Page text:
Natural gas appliances are safe, efficient and economical and safe. Familiarize yourself with the safety features of your appliances.
Turning off Gas to a Specific Appliance
If an emergency occurs, you may need to disconnect your appliance from the main gas line to your home or business:
Each gas appliance has a shut-off valve where the appliance piping connects to the gas line. Shut off the appliance valve and contact the emergency line.
In the Kitchen
- Flammable items such as paper towels, clothing, electrical cords and curtains should be kept away from gas range burners.
- Make a point to teach children not to turn on range knobs.
- Clean the stovetop regularly to keep grease from building up and creating a fire hazard.
- Store an all-purpose (ABC) fire extinguisher in a handy location. If you do need to use it, aim for the base of the fire.
- Do not put water on a grease fire! Use baking soda on grease fires, and put a large cover over a burning pot to cut off the oxygen flow.
- If a gas flame goes out, turn the burner off, wait for gas to dissipate and then relight the burner. If using a manual burner, light the match first, then gradually turn on the gas.
Furnaces and Water Heaters
- Have a licensed professional inspect your heating equipment annually.
- Keep flammable material and liquids away from natural gas appliances.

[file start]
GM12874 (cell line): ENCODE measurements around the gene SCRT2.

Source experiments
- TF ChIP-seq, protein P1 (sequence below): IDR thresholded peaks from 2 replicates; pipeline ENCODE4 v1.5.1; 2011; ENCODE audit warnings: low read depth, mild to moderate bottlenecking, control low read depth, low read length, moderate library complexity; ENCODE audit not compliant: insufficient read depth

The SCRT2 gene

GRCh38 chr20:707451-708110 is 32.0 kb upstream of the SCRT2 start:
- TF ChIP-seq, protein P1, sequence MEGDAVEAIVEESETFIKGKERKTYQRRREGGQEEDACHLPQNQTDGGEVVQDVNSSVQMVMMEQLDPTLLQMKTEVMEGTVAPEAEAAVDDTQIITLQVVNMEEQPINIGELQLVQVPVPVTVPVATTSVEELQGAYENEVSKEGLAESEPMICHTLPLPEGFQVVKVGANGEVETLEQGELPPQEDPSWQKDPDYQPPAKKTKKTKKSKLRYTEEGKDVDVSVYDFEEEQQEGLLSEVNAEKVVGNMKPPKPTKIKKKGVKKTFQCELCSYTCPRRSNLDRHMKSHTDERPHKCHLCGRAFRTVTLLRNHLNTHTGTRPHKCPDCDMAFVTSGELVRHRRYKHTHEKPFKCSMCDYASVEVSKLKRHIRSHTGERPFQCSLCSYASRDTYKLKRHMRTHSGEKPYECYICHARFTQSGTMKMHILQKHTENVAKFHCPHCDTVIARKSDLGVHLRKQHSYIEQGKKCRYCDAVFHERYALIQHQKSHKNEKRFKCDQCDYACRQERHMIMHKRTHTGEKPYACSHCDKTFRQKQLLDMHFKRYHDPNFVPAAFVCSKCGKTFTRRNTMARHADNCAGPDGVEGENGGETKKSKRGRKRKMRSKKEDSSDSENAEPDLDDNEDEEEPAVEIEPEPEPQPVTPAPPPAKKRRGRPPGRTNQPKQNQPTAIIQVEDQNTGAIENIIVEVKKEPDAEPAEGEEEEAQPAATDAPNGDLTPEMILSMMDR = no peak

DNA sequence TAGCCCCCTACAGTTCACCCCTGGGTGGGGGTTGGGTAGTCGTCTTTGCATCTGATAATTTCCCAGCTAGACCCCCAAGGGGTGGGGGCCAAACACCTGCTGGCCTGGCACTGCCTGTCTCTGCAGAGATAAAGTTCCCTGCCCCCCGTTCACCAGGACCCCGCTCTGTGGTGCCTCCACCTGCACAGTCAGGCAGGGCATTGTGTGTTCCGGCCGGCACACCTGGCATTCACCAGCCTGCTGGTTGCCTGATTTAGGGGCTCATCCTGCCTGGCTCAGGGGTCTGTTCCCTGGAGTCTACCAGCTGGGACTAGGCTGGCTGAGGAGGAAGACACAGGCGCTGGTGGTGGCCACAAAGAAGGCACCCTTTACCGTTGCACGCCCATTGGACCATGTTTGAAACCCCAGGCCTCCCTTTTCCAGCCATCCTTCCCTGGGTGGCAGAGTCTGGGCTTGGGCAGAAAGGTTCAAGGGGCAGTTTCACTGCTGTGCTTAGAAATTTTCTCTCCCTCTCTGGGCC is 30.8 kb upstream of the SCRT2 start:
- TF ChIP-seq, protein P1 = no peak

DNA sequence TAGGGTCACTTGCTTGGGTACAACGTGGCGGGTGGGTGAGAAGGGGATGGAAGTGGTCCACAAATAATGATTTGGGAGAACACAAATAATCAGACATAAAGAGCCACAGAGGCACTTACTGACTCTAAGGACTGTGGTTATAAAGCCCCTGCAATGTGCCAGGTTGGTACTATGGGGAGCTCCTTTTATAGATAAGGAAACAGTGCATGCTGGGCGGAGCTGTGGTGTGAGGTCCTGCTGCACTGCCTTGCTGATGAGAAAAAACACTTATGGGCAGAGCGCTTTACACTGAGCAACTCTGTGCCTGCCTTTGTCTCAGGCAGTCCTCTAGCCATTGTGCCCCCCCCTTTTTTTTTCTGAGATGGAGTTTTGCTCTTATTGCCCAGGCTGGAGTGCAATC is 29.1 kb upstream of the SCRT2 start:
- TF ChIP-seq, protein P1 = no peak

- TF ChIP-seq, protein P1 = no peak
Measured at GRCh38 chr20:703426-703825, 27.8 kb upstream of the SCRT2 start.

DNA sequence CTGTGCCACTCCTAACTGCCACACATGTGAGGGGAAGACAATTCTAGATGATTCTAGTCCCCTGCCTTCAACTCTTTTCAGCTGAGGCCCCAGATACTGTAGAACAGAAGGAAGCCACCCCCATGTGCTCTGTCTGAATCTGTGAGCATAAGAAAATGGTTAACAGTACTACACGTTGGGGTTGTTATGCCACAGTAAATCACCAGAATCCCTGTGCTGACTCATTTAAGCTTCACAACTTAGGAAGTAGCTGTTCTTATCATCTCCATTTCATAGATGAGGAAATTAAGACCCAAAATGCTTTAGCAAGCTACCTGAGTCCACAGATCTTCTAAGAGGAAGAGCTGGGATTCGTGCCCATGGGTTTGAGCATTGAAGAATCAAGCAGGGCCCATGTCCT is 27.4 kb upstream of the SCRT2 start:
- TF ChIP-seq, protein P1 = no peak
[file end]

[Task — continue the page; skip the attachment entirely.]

- Water heater temperature settings should never be more than 120 degrees.
While new natural gas appliances have electronic ignition systems, water heaters and older gas appliances may have a pilot light that burns continuously. If a pilot light goes out, the automatic shut-off valve activates and the appliance safely shuts down.
If the pilot is out and you detect a gas odor, contact the emergency line to report the situation.
Venting Gas Appliances
- By law, gas and electric dryers must be vented to the outside. This prevents moisture and lint accumulation which may cause a fire hazard.
- For your safety, operate appliances in accordance with manufacturers’ instructions.
- Check your vent or chimney to ensure they are clear of debris, tight, and not blocked.
- Contact the emergency line immediately to report any natural gas odor.
Flexible Gas Connectors
Older homes and appliances may have flexible gas connectors. Flexible connectors were most often used to connect gas ranges and clothes dryers.
Flexible gas connectors are typically made of corrugated, uncoated brass. As the connectors age, they may crack or break, resulting in a gas leak, fire, or explosion.
If your appliance has a flexible gas connector, it should be replaced. Contact a licensed professional to conduct an inspection.